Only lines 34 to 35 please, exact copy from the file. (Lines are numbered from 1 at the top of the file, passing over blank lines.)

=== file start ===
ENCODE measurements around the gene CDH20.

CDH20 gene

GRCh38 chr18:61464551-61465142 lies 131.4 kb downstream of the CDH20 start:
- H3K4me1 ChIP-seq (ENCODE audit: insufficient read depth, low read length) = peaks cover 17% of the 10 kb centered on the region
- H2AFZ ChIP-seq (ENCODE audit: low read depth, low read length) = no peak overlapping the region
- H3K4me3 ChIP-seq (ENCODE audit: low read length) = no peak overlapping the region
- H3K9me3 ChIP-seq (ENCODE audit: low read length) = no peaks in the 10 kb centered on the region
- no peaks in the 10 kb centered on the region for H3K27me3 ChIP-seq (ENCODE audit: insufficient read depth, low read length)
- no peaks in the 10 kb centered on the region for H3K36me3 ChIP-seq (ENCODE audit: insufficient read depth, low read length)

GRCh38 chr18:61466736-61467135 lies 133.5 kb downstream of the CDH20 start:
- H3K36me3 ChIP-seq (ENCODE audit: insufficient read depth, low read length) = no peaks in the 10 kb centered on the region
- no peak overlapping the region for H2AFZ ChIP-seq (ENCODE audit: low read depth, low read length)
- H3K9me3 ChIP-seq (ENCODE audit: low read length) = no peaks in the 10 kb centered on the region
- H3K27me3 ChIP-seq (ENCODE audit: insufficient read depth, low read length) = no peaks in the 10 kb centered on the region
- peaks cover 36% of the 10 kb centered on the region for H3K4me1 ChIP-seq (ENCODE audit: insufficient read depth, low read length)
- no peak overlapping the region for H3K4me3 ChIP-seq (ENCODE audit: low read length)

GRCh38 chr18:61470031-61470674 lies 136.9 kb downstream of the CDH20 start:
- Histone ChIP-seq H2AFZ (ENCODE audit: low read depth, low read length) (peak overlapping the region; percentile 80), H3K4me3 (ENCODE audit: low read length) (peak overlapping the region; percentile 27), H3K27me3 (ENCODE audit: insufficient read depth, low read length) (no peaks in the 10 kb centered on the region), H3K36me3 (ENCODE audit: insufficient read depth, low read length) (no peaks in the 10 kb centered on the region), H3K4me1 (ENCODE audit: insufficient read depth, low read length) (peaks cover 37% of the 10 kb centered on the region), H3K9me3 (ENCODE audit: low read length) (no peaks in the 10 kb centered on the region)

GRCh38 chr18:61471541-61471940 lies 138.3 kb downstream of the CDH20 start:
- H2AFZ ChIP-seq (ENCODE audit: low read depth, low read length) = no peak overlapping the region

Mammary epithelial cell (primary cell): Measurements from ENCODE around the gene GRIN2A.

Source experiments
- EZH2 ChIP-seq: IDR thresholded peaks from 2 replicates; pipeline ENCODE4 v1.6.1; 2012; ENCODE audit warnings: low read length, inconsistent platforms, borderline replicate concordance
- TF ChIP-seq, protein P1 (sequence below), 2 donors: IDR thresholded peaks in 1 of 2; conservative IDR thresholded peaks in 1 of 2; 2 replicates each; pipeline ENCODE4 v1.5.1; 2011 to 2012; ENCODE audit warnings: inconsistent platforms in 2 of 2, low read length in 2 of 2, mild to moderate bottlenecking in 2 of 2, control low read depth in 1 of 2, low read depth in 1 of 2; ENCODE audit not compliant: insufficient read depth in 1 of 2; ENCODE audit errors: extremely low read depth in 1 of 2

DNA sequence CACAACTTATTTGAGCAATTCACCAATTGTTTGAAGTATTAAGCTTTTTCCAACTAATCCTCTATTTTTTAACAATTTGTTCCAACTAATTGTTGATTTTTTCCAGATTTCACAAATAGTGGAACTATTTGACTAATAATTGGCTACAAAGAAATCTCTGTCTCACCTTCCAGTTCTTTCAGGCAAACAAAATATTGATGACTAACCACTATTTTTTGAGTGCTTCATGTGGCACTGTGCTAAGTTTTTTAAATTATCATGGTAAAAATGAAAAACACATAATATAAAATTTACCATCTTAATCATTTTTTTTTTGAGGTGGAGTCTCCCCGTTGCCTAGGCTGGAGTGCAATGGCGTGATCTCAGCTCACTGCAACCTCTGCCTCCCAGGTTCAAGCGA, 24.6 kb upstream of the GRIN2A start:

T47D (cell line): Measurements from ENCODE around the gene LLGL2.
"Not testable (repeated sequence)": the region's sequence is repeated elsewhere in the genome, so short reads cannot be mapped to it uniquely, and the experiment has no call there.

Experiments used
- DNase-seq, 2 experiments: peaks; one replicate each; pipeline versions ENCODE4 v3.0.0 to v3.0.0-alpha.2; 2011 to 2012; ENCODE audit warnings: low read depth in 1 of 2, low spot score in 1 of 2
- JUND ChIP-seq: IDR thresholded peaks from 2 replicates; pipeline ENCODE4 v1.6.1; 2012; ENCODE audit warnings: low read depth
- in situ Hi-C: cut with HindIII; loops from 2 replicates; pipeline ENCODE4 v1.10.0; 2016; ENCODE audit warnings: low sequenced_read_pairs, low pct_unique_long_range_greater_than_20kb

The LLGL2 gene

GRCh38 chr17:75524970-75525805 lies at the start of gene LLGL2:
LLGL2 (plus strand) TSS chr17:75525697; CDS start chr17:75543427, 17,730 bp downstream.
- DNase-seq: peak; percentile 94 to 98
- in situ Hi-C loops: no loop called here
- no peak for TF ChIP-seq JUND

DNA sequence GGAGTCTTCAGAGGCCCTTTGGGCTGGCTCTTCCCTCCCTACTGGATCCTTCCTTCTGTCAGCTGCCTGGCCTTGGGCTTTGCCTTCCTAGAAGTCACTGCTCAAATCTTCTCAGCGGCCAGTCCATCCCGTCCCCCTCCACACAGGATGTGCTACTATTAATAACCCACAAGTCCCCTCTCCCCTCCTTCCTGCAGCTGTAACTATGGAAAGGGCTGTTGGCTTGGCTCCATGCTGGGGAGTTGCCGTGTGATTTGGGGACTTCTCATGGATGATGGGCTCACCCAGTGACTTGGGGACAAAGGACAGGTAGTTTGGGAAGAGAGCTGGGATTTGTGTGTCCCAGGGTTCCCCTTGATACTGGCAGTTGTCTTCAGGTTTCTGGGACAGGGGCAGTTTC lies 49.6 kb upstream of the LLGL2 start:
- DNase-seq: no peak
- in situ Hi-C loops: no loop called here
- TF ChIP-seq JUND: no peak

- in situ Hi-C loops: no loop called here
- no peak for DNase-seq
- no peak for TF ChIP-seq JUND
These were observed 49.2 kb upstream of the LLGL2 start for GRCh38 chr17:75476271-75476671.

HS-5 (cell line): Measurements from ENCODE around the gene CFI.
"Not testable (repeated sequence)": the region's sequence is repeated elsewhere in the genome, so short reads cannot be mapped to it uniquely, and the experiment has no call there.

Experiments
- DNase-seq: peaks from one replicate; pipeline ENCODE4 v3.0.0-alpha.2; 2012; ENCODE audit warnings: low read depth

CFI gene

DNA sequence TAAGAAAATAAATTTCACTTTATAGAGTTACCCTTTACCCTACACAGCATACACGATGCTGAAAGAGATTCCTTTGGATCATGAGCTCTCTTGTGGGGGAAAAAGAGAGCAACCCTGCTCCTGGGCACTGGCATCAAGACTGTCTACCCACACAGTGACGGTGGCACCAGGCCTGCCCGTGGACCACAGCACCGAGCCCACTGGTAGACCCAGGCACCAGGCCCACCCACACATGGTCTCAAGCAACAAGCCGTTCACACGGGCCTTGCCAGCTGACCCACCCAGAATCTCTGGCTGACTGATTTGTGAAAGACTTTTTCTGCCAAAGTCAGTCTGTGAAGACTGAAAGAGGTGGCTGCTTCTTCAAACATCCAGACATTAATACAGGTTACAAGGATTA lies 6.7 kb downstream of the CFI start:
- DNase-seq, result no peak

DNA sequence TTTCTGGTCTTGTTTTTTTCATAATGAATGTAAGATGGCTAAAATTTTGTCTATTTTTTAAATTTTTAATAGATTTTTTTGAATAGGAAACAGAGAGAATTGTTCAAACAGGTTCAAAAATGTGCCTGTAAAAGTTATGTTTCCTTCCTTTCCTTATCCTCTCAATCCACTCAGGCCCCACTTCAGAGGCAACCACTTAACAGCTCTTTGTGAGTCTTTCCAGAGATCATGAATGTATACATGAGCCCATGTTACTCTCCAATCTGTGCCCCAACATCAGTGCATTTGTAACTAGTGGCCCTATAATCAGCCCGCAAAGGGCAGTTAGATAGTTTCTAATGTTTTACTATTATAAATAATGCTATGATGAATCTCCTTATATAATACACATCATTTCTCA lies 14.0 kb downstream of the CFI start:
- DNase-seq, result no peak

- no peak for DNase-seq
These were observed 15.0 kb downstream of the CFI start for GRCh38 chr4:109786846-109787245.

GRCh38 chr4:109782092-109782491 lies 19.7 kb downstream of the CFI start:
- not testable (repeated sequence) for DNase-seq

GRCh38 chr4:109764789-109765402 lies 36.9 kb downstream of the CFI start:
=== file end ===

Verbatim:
LLGL2 (plus strand) TSS chr17:75525697; CDS start chr17:75543427, 17,730 bp downstream.
- DNase-seq: peak; percentile 94 to 98